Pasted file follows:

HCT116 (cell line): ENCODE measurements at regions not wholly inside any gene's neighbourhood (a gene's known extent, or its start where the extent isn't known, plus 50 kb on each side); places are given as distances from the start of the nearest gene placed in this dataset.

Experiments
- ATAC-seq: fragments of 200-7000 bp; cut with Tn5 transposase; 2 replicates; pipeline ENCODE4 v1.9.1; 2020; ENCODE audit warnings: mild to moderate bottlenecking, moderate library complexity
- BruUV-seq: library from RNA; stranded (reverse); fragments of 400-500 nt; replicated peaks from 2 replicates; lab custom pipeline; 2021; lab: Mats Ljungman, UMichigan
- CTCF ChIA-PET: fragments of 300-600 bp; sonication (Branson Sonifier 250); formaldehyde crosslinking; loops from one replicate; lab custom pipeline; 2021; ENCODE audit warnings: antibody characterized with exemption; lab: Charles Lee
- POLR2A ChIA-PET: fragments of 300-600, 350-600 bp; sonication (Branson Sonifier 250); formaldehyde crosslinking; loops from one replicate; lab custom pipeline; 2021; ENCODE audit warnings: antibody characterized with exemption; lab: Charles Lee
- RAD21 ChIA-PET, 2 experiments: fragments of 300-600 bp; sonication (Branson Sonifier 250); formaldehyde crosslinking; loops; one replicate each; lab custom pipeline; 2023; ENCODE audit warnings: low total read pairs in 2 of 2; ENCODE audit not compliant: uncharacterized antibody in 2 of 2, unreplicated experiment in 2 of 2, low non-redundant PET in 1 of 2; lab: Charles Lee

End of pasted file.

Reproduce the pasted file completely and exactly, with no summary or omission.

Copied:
HCT116 (cell line): ENCODE measurements at regions not wholly inside any gene's neighbourhood (a gene's known extent, or its start where the extent isn't known, plus 50 kb on each side); places are given as distances from the start of the nearest gene placed in this dataset.

Experiments
- ATAC-seq: fragments of 200-7000 bp; cut with Tn5 transposase; 2 replicates; pipeline ENCODE4 v1.9.1; 2020; ENCODE audit warnings: mild to moderate bottlenecking, moderate library complexity
- BruUV-seq: library from RNA; stranded (reverse); fragments of 400-500 nt; replicated peaks from 2 replicates; lab custom pipeline; 2021; lab: Mats Ljungman, UMichigan
- CTCF ChIA-PET: fragments of 300-600 bp; sonication (Branson Sonifier 250); formaldehyde crosslinking; loops from one replicate; lab custom pipeline; 2021; ENCODE audit warnings: antibody characterized with exemption; lab: Charles Lee
- POLR2A ChIA-PET: fragments of 300-600, 350-600 bp; sonication (Branson Sonifier 250); formaldehyde crosslinking; loops from one replicate; lab custom pipeline; 2021; ENCODE audit warnings: antibody characterized with exemption; lab: Charles Lee
- RAD21 ChIA-PET, 2 experiments: fragments of 300-600 bp; sonication (Branson Sonifier 250); formaldehyde crosslinking; loops; one replicate each; lab custom pipeline; 2023; ENCODE audit warnings: low total read pairs in 2 of 2; ENCODE audit not compliant: uncharacterized antibody in 2 of 2, unreplicated experiment in 2 of 2, low non-redundant PET in 1 of 2; lab: Charles Lee